Journal of Foreign Language Education and Technology

Flipping the Classroom and Turning the Grades: A Solution to Teach Unbeloved Phase Diagrams to Engineering Students


Anja Pfennig

In higher education at applied universities phase diagrams are introduced
already in introductory material science courses for mechanical, automotive and
economical engineers. Phase diagrams may simply be described as alloying maps in
material science to help characterize microstructures and properties of engineering
materials. However, the required thermodynamic background knowledge is
considered high level and understanding of the cooling procedure of metal melts as
well as microstructure of metal alloys is challenging. Common teaching material
presents phase diagram as a working tool, but does not explain how to interpret the
microstructure of materials and leaves frustrated first year engineering students
behind. Knowledge on “how to read” phase diagrams is expected from students in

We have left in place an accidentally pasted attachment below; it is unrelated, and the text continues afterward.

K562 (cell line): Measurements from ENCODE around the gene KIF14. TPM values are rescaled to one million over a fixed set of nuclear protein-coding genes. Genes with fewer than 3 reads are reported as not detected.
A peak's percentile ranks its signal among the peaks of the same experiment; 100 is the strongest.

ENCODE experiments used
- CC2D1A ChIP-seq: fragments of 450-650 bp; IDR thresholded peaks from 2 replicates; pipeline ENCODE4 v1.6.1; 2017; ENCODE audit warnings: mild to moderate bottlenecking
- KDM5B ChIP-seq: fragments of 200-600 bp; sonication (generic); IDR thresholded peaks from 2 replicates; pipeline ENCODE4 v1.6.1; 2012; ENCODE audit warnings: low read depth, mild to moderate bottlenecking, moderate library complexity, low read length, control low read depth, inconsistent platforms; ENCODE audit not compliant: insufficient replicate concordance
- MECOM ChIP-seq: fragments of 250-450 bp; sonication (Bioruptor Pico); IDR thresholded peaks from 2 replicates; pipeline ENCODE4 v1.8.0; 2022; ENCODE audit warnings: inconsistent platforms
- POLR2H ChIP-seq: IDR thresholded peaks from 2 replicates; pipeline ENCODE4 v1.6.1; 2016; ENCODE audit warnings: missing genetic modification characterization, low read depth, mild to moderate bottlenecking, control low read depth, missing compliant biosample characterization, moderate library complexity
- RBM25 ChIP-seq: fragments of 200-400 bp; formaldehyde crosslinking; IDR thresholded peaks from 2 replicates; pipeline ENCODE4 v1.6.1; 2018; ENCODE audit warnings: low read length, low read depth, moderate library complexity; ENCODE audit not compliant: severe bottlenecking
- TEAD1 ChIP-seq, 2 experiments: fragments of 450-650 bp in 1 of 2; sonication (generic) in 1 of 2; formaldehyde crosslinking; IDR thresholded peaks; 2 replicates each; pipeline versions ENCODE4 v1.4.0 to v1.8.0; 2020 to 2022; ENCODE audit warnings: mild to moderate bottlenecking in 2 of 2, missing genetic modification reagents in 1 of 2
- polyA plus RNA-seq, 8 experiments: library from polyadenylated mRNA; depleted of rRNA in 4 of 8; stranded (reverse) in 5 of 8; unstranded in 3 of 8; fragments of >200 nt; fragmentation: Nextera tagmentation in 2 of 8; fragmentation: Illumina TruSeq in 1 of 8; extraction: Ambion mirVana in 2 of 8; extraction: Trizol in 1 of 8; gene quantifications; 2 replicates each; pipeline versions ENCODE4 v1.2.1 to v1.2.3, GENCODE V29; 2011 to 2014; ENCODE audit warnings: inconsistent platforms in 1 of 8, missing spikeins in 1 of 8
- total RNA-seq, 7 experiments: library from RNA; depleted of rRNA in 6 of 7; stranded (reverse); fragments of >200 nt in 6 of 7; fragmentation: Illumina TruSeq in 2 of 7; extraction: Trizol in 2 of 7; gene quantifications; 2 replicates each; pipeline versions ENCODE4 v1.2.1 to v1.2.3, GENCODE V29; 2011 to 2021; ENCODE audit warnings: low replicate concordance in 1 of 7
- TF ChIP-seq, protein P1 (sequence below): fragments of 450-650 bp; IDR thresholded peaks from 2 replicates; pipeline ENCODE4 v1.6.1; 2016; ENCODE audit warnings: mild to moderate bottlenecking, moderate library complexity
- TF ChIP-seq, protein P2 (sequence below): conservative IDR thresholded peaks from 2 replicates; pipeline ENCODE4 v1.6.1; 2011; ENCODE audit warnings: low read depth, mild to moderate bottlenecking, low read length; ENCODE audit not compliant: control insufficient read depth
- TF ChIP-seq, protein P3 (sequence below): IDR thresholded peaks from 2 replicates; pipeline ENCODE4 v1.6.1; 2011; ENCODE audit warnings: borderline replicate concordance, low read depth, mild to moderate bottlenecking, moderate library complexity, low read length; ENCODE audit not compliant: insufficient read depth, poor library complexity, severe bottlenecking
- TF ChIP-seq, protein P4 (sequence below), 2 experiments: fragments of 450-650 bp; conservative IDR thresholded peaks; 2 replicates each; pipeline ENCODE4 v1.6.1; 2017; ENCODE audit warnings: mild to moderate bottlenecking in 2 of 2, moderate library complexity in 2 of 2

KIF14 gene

advanced courses, but requirements are seldom met. Teaching phase diagrams in an
“inverted classroom” scenario is a method to let undergraduate students in their first
year study the science on their own and then take time to discuss their questions and
do extended hands on lectures or exercises in class. Implementing the inverted
classroom approach in an introductory material science course at HTW Berlin has
been proven to be successful in terms of learning outcome, problem solving skills
related to phase diagrams and in improving grades. Although the time of
preparation for eight contact hours is raised by a factor of approximately four, the
positive and sustainable learning outcomes make it fun to teach and worth the effort.
This study aims at a successful method to gain sustainable knowledge on how to
read and interpret phase diagrams and increase the students motivation.


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